Canada's Small-Business Tax Plan Up in the Air: Where do we stand today?

Last Updated:
March 22, 2019
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The 2017 federal budget identified tax planning areas the government feels some owners of private corporations have received unfair tax advantages.

Back on July 18, 2017, the Minister of Finance, Bill Morneau, announced the release of a consultation paper and draft legislation to address the following issues:

  • Income splitting
  • Multiplication of the capital gains exemption
  • Holding passive investment portfolios inside private corporations
  • Converting a private corporation’s regular income into capital gains

The government released this paper seeking input from the general public by October 2, 2017. Basically, 11 weeks to analyze complex matters that could affect the backbone of our country!

Many professional groups, such as STEP, CALU, CPA, and Law Society, to name a few, provided the government with compelling and opposing feedback.

Since then, the government has extended consultations and Morneau has announced follow-up measures to the taxation of private corporations.

Simplify the rules pertaining to the July 18 proposal involving income sprinkling.

The government advises that corporations with family members who meaningfully contribute to the business will not be impacted by the proposed income sprinkling measures. In addition, the government will not move forward with the proposed measure to limit access to the Lifetime Capital Gains Exemption.

Allow a $50,000 threshold on passive investment income per year.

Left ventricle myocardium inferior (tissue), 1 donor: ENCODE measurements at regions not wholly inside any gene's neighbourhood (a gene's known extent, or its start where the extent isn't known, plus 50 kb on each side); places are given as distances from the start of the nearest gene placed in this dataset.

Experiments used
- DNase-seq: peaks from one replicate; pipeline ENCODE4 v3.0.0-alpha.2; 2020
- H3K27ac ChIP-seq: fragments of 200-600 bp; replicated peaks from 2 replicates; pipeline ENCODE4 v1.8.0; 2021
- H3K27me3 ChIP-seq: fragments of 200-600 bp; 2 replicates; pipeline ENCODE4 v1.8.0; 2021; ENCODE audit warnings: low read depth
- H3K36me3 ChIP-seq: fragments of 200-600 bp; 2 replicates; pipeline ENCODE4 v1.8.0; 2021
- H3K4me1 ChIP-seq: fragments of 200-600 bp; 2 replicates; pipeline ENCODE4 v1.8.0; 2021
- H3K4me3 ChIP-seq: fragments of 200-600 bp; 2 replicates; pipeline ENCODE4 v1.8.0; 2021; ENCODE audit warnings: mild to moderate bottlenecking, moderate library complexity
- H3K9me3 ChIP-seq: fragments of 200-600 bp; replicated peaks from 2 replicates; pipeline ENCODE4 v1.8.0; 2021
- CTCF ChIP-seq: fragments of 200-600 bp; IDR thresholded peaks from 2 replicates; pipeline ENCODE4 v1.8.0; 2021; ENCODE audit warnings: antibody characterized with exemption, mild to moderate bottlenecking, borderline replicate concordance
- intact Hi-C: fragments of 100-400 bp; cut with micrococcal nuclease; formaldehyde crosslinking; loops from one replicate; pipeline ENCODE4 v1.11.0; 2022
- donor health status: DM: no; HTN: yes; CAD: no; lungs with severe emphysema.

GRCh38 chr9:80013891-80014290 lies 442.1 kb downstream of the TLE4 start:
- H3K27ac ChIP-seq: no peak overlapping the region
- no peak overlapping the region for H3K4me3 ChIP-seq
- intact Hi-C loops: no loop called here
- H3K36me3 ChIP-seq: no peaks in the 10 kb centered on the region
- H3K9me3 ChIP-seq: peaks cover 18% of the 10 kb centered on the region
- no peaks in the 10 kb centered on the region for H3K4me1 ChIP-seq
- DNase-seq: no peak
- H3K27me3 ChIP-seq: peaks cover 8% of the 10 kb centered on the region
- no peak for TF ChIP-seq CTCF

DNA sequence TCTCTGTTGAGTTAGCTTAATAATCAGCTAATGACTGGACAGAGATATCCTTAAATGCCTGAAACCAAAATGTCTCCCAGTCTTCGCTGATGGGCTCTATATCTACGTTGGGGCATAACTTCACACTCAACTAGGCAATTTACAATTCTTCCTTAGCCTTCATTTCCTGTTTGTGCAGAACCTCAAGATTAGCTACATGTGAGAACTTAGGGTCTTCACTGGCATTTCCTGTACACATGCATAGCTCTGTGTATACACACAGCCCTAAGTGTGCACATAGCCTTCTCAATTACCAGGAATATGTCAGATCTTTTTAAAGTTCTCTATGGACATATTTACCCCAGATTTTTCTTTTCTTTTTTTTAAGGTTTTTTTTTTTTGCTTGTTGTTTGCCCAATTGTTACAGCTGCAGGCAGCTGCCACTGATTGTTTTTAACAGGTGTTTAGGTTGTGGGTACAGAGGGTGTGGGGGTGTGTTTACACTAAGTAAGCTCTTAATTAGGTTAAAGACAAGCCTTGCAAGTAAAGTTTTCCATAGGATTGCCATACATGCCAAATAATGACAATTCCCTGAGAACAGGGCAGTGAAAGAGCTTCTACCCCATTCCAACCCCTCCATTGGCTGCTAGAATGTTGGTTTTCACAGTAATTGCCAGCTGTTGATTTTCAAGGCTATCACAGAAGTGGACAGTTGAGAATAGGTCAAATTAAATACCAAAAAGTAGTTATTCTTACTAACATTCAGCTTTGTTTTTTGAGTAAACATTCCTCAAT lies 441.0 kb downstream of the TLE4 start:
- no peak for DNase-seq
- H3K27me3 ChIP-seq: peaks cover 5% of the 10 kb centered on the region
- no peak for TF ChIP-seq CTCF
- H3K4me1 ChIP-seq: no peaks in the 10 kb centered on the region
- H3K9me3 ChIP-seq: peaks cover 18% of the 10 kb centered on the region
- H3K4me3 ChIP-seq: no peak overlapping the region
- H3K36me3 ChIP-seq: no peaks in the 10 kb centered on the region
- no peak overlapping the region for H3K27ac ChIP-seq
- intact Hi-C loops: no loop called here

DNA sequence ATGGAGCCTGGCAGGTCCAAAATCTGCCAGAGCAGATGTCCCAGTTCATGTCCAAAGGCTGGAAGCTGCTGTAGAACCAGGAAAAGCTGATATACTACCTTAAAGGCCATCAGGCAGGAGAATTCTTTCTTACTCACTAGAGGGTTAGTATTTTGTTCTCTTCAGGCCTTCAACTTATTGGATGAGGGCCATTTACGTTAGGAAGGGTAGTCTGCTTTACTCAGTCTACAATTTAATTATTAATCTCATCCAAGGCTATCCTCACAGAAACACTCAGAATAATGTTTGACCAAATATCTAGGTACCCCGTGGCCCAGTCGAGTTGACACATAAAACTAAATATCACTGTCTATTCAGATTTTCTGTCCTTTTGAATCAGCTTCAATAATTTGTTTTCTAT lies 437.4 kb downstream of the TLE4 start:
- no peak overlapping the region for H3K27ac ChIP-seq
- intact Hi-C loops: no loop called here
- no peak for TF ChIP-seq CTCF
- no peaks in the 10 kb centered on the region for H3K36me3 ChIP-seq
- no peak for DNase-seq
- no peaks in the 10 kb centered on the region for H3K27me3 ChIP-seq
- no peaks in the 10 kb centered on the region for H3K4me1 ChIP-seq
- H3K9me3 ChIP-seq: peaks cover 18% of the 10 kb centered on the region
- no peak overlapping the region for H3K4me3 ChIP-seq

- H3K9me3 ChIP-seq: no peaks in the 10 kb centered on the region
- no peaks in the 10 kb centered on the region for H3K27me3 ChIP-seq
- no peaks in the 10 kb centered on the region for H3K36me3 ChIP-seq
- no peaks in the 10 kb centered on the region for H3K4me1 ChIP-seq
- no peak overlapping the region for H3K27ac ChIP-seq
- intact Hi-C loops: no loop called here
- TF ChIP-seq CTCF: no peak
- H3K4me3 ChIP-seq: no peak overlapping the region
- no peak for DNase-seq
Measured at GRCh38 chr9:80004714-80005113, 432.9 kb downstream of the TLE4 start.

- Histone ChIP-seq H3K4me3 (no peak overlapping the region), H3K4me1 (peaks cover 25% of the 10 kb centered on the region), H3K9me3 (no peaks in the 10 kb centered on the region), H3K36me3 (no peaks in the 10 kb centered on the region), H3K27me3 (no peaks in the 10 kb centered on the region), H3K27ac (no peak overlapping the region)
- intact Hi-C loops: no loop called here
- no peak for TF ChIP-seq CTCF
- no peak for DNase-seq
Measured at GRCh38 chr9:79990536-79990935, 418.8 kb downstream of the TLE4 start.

The government advises that this measure will allow business owners more flexibility to build a cushion of savings for business purposes - for example, to deal with a possible downturn, finance a future expansion, or personal circumstances such as parental leave, sick days, or retirement.

Not moving forward with measures relating to the conversion of income into capital gains.

The government heard the concerns that the original measures could result in several unintended consequences, including taxation upon death and potential challenges with intergenerational transfers of business. In the coming year, the government will continue its outreach to business owners and others - including farmers and fishers - to develop proposals to better accommodate these businesses.

The final legislation proposals are still in discussion but Scrivens will communicate this information when it becomes available. In the interim, we understand many businesses and their professionals engaged in planning are sitting idle until this legislation is confirmed.

While we wait, contact us to review your business to have you best prepared for final legislation.